Poetry was a warrior itself as a genre! When it started out in the doomed society of Aristotle and the pope they made it grow into a structured expression of dilemma, you were to write about the gods and kings only until the modernist rebels came and said NAH! And gave us the unabridged journals with blank verses full of metaphors, imagery, free verse fighting its way into the confessional poets who sang their own dilemmas in high and low notes.
Here are 10 poets on the floor for you reciting, screaming, singing, or maybe just standing and staring into nothingness, with loud loud LOUD word
1. SYLVIA PLATH
Sometimes we just want to put our heads into the oven, don’t we? Well, she literally did put her head into the oven. Some say it was failed marriage and some just talk about the girl in a white gown sitting in the field smiling with people totally unaware of the fire that was going on inside her head. The confessional poet wrote with vigor and insane rationality.
“Herr God, Herr Lucifer
Out of the ash
I rise with my red hair
And I eat men like air.”
2. CHARLES BUKOWSKI
Charles Bukowski was an inexhaustible underground writer who used his poetry to depict the depravity of urban life and the downtrodden social culture in American society. A cult hero, Bukowski trusted on experience, emotion, and imagination in his work. He was a blunt one who said being ugly for his forte’ and used direct language and violent and sexual imagery to make the readers confide in his poetry to feel a lot less deprecated.
One wouldn’t read Bukowski and forget him. Well known for his cynicism, lamenting the bleak and meaningless linear march of life, said Shakespeare was a plagiarist. If I were you, I’d start with his poem ‘Beasts Bounding Through Time.’
3. SAHIR LUDHIANVI
Abdul Hayee, popularly known by his takhallus Sahir Ludhianvi, was an Indian poet and film song lyricist who wrote in the Urdu and Hindi languages. So when you hear his name you must know the songs that he wrote like "Main pal do pal ka shayar hun", "Jaane who kaise log the jinke pyaar ko pyaar mila", "Laga Chunaree Me Dag Chhupau Kaise", "Laga Chunaree Me Dag Chhupau Kaise", "Ye Duniya Agar Mil Bhi Jaye", "Ye Duniya Agar Mil Bhi Jaye".
kabhī ḳhud pe kabhī hālāt pe ronā aayā
baat niklī to har ik baat pe ronā aayā
Also, while you’re at it, skim through the pages of “khaton ka safarnama” to live the story of half-smoked cigarettes by Sahir and Amrita Pritam. Bliss!
4. EMILY DICKINSON
Her work was published posthumously; the poems she wrote were a rebellious as she herself was. he questioned death, and life and the monotony of being alive. Mostly moved by the little and naïve concepts of life like the bee and asking defining infinitive concepts like hope!
Her writing style was not like any other poet. She used dashes instead of full-stop or comas and never really cared about rhyme.
She talked to death as if it was a person; she is famous for her death poems.
Because I could not stop for Death –
He kindly stopped for me –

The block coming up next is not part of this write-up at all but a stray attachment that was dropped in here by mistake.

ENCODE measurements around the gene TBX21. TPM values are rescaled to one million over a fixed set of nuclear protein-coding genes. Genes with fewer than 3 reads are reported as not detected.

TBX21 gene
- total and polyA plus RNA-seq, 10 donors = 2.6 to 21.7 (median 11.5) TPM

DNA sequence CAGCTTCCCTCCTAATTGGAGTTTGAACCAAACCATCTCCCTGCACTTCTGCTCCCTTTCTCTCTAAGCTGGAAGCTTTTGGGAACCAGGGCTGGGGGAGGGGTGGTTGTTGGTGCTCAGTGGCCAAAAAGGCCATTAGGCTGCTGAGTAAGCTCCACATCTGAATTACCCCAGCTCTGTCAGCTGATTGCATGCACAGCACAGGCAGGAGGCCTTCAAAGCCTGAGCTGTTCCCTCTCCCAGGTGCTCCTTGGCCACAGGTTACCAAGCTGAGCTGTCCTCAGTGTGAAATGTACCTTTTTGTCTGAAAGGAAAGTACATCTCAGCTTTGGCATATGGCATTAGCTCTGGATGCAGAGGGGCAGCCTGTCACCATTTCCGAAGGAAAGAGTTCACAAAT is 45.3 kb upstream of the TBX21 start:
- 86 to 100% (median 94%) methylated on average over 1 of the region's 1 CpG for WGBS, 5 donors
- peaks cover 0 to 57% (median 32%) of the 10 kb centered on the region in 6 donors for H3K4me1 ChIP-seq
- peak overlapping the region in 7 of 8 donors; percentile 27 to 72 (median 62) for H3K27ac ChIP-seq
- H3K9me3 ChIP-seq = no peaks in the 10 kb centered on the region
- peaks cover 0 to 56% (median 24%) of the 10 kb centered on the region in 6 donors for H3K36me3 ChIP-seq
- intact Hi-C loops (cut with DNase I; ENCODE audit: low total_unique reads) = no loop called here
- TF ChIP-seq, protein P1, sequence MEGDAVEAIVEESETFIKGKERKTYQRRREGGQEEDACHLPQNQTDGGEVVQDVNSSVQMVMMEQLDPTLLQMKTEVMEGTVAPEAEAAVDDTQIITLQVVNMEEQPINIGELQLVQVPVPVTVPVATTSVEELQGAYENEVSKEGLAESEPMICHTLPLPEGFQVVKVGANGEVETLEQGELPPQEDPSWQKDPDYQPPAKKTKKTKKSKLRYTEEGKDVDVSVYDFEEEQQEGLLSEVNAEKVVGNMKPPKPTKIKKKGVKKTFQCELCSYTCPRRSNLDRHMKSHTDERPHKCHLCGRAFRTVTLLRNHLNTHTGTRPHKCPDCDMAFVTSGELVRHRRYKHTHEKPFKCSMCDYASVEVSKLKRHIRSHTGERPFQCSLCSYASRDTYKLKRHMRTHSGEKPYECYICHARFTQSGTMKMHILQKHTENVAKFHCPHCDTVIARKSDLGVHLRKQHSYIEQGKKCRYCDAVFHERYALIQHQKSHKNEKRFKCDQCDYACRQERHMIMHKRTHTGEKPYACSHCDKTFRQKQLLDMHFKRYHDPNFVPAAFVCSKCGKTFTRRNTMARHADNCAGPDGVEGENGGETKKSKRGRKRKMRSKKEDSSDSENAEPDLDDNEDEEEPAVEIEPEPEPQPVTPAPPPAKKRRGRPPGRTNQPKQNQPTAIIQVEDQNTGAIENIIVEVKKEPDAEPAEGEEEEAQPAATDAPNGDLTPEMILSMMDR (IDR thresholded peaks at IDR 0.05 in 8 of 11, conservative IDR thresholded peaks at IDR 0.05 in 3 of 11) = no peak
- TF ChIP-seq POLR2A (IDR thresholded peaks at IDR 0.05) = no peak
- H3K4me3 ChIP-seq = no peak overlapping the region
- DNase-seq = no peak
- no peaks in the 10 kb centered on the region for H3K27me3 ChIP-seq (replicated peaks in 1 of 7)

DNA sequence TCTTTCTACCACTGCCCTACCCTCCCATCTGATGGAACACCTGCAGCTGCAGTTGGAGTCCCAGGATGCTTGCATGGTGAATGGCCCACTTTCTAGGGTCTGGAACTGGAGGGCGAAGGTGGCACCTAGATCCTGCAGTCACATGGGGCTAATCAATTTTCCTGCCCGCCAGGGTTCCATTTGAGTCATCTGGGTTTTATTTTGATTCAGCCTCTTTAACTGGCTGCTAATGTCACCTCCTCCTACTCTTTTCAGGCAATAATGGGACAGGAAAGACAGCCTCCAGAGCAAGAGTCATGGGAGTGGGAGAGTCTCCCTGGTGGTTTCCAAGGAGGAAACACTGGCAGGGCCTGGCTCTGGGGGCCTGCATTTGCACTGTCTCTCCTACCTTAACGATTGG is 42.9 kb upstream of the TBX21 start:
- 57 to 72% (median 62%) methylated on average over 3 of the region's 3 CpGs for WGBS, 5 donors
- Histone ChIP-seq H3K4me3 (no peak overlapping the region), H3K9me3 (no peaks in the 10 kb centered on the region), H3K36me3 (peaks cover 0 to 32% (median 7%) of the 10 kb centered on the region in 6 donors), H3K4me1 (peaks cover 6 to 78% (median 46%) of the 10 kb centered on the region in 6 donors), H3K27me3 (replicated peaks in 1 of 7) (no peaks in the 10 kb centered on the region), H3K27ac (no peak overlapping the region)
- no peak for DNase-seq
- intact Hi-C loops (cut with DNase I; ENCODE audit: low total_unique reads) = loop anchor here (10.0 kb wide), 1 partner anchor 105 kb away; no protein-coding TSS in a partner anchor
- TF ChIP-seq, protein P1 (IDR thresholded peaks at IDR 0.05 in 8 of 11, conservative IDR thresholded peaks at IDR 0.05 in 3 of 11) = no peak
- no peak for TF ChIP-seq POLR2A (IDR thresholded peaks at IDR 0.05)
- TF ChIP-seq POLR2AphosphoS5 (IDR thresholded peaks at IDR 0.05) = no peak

The Carriage held but just Ourselves –
5. FAIZ AHMAD FAIZ
Faiz Ahmad Faiz was a Pakistani poet and author in Urdu and Punjabi language. Still celebrated and quoted on various events. Well known for his poem “mujhse pehli si mahobbat mere mehboob na maang” which is also a very well knows Bollywood song, and ‘gulon mein rang bhare bad-e-nau bahaar chale’ from the famous theatrical movie development of Shakespeare’s Hamlet, called Haider. His other poetry is based on Revolution, justice, love, respect.
The famous works like “bol ke lab azad hain tere” and “kuch ishq kiya kuch kaam kiya” are worth reading.
dil nā-umīd to nahīñ nākām hī to hai
lambī hai ġham kī shaam magar shaam hī to hai
6. JOHN DONNE
John Donne is often considered the greatest love poet in the English language. His poems were mostly full of binary opposites; he wanted to fight the system, even the sun.
Busy old fool, unruly Sun,
Why dost thou thus,
Through windows, and through curtains call on us?
He was a lover who believed in the spirituality and purity of love and how society was the enemy of love. His love poetry was mostly playful and his religious poetry on the other hand was resentful, apologetic, and dark.
Divorce me, untie or break that knot again,
Take me to you, imprison me, for I,
Except you enthrall me, never shall be free,
Nor ever chaste, except you ravish me.
7. JAUN ELIA
When you read Jaun Elia Sahab’s Urdu poetry you will feel the ethnicity of tea-stalls and swinging dupattas from windows. The playfulness yet the seriousness of his existential dilemmas are beautifully been written by him.
He cried many times while reciting his poetry in mushairas, everyone knew his fight with depression and fall-and-rise in love.
Bahut nazdeek aati jaa rahi ho
Bichad’ne ka iraada kar liya kya
8. NEIL HILBORN
Neil Hilborn is an American slam poet, he writes and performs poetry. His poems are mostly personal and confessional and based on his mental health and battles with mental illness. He is best known for his poems like OCD, This is not the end of the world, Future tense, and everything you need to know about silence and others.
It is hard to not get goose-bumps while he recites his poetry with utmost vigor and thrust.
Your fourth love, who is your first real love,
Who brought you peace when your whole body was a gun
When she leaves you, ask your roommate to hide the knives
Because you will carve her name into all of the food in your fridge.
9. MEGHA RAO
When you hear the name your mind should imagine strong women dressed in an ethnic kurta with a Stoll wrapped